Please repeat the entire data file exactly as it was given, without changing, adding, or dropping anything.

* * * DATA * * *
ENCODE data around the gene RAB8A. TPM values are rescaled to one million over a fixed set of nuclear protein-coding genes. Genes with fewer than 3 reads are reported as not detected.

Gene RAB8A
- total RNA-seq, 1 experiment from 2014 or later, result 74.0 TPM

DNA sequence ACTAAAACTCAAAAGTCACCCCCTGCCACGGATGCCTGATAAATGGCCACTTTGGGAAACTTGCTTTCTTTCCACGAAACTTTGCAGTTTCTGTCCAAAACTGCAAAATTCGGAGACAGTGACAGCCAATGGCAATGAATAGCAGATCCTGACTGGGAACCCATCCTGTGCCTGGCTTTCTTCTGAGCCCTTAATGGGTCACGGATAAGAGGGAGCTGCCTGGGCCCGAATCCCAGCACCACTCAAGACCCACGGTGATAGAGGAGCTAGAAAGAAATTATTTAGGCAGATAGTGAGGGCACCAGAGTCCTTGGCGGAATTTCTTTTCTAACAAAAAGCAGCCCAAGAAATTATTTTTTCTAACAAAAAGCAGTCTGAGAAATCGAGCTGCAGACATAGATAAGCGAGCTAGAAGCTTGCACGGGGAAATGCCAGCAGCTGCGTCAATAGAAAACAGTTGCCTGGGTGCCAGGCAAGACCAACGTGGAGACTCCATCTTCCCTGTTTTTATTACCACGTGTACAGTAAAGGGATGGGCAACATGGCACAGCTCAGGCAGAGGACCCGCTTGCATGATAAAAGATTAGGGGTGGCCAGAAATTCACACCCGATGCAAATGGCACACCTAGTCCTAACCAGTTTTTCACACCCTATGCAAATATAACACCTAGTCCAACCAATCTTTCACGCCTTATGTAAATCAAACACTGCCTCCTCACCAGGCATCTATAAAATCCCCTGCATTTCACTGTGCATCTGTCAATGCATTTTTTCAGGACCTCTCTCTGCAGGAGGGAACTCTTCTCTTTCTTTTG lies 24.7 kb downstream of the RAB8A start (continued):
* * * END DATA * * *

ENCODE data around the gene RAB8A. TPM values are rescaled to one million over a fixed set of nuclear protein-coding genes. Genes with fewer than 3 reads are reported as not detected.

Gene RAB8A
- total RNA-seq, 1 experiment from 2014 or later, result 74.0 TPM

DNA sequence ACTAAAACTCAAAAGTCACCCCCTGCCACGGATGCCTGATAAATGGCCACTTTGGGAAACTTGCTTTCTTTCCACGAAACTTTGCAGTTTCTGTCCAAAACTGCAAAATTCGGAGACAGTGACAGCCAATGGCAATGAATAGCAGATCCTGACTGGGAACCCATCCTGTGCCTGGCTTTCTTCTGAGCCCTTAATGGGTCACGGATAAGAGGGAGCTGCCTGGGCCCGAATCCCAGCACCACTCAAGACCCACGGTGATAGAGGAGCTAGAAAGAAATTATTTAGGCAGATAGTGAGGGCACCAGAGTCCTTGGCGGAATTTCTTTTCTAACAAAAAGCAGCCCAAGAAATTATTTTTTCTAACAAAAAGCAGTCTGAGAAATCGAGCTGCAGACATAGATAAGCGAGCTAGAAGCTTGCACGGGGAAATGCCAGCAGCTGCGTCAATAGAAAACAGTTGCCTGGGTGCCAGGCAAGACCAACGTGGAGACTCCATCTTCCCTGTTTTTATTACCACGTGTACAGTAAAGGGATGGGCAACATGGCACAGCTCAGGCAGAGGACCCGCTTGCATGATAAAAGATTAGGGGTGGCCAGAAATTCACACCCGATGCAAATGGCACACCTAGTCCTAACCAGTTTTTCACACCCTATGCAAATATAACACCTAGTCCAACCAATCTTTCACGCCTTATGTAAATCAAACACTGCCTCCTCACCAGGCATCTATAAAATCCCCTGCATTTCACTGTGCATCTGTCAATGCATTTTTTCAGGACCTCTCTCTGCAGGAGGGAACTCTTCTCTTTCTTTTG lies 24.7 kb downstream of the RAB8A start (continued):